Vancouver may be extreme, but the stigma is just as real elsewhere. Bradey, the new convert to renting in Oakville, knows that his friends, who are largely well-to-do and own their homes, see his move as a regression. “Even in my own mind, I probably downgraded [my social status] from an A+ to a B+,” he says. Still, he believes that, were most people who may pity him now forced to go without income for three months, they’d be in trouble.
In the glow of our pride of ownership, we tend to forget that owning your residence is hardly the global norm. Quebec, where home ownership rates have been rising, remains a renting-friendly society, at least in the urban centres, and Montrealers who move to Toronto are often shocked by the pressure they feel to buy. In Switzerland, Sweden and other parts of Europe, particularly where rental markets are highly regulated, the majority rents. In fact, Germany, Europe’s economic engine, has the European Union’s highest proportion of renters, according London-based property research firm RICS. In Berlin, 90% of residents rent; in Hamburg, the share is 80%. And renters aren’t the lower-income contingent: professionals who spend half their earnings on rent are not uncommon. While Germans do want to own, they don’t feel pressed to buy when they can’t afford to, the way Americans, Canadians and Britons do. The difference can be traced to real estate market trajectories: Over the past decade, while housing bubbles percolated through much of Europe and in North America, home values rose less than 3% in Germany. Renting has no stigma because Germans don’t think of home ownership as an investment opportunity of a lifetime.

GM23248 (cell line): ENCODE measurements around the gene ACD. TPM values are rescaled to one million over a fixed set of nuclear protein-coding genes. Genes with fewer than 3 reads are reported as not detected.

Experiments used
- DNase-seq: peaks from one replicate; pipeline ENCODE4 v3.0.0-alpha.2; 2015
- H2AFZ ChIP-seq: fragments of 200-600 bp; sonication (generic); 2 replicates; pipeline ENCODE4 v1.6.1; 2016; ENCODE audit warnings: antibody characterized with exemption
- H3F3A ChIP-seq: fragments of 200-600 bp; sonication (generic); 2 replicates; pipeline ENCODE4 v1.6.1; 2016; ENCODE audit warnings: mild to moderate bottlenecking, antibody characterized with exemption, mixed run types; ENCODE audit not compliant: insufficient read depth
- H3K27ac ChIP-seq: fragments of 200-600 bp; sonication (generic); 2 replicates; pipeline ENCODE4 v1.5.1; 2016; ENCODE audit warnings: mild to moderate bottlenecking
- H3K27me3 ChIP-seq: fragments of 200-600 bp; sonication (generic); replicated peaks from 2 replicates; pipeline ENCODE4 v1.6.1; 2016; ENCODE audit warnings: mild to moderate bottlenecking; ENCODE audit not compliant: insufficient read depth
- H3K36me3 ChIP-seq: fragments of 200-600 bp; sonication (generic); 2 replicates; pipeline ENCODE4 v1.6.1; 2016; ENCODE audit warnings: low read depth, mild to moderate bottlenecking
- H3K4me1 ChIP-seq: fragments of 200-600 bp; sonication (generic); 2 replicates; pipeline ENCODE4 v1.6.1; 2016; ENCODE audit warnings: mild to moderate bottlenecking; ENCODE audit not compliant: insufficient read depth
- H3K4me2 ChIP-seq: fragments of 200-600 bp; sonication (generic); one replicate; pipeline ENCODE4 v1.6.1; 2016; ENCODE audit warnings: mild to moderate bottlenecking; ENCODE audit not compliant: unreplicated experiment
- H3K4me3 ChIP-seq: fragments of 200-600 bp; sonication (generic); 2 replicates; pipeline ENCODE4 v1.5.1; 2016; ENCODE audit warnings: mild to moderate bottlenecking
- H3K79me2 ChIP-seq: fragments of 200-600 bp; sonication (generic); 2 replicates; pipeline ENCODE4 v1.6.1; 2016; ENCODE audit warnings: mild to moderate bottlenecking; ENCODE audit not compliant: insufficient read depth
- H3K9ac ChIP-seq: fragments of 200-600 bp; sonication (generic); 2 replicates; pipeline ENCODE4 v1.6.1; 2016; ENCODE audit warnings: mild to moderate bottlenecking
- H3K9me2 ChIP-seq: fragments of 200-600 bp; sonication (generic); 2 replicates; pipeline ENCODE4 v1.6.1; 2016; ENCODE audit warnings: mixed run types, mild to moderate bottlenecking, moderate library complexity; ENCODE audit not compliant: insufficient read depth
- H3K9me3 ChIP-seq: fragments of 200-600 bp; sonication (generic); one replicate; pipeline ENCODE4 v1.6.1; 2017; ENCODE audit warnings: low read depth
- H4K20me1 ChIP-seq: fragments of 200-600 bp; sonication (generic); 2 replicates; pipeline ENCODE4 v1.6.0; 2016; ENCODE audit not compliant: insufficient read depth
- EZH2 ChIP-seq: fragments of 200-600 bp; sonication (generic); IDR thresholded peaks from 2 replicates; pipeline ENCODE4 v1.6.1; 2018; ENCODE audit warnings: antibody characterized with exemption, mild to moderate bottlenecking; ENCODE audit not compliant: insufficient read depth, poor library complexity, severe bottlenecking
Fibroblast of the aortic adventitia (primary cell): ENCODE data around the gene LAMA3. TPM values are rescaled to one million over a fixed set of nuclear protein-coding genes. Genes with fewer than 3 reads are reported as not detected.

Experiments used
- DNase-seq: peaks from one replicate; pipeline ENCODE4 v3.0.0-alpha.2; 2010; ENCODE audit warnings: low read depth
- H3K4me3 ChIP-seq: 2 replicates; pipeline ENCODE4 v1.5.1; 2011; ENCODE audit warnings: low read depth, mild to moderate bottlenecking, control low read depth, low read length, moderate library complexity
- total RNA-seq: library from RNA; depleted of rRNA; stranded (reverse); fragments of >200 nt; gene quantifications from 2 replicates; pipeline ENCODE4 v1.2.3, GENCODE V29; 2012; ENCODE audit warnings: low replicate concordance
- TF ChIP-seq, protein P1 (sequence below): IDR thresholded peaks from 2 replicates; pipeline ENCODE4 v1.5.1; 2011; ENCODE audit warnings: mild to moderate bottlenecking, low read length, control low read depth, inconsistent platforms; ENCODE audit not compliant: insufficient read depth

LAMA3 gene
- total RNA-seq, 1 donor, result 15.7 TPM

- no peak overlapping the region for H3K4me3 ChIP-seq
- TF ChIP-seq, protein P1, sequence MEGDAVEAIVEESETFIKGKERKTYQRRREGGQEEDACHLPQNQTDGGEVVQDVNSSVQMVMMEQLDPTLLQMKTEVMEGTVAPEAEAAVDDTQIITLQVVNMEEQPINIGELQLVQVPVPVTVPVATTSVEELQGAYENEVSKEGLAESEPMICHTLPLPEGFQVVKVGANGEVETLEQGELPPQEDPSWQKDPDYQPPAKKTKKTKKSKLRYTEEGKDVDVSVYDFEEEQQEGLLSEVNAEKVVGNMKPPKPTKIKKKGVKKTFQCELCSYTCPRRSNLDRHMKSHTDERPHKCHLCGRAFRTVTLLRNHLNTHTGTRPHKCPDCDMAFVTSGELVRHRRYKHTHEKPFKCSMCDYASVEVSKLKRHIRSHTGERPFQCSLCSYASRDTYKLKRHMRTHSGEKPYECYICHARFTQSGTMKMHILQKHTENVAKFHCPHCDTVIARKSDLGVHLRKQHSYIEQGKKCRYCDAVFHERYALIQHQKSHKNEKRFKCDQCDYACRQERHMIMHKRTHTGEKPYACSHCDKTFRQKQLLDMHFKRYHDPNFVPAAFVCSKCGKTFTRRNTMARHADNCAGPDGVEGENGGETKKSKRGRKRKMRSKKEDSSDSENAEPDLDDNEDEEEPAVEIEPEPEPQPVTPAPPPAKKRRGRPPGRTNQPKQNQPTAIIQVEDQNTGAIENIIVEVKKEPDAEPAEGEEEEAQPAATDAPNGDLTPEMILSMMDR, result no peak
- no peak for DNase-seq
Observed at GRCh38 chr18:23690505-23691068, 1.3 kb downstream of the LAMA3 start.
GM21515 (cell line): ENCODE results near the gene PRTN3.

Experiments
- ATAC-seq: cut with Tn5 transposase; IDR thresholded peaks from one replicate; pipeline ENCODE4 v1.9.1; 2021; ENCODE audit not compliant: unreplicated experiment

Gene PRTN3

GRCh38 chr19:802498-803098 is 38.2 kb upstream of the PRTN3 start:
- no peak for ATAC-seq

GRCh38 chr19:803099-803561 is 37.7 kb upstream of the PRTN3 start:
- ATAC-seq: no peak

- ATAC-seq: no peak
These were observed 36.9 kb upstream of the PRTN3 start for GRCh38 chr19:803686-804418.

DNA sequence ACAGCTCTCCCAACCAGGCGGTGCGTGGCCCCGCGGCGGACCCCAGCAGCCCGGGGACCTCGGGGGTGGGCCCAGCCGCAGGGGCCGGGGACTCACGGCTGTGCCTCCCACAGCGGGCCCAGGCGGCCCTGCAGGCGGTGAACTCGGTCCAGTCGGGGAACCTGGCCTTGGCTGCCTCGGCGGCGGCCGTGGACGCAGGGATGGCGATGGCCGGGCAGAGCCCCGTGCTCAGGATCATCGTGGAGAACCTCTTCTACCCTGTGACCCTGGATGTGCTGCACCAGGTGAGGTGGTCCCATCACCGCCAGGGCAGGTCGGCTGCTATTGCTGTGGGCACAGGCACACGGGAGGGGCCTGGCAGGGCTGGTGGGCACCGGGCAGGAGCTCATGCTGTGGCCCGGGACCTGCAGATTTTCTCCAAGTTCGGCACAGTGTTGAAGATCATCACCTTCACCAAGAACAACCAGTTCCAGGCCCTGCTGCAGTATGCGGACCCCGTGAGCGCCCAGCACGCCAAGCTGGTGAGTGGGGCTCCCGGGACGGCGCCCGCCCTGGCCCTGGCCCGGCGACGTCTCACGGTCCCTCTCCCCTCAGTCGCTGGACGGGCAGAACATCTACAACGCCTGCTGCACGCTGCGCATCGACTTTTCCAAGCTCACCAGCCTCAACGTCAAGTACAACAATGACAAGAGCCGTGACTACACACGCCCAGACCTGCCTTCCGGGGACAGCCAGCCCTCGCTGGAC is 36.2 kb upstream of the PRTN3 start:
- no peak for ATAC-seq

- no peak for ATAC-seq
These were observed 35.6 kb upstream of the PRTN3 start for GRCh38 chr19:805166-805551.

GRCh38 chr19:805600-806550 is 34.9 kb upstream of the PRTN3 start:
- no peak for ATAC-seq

No one argues that owning a home is, in principle, a bad idea. But today, in this market, renting is a better one. After 12 years of rising real estate, a renter goes against a powerful cultural tide. But even if the housing bubble continues to inflate for months or years to come, it’s high time to recalculate the ownership premium we are willing to pay.
—/ end of excerpts
It is also noteworthy that Pachter’s article is given cover prominence with a strongly worded: ‘Home ownership is a losing bet: Why renting is suddenly making a comeback‘.
And the association of ‘Home ownership is a losing bet‘ with the ‘Suckered‘ headline story can’t be a coincidence, surely …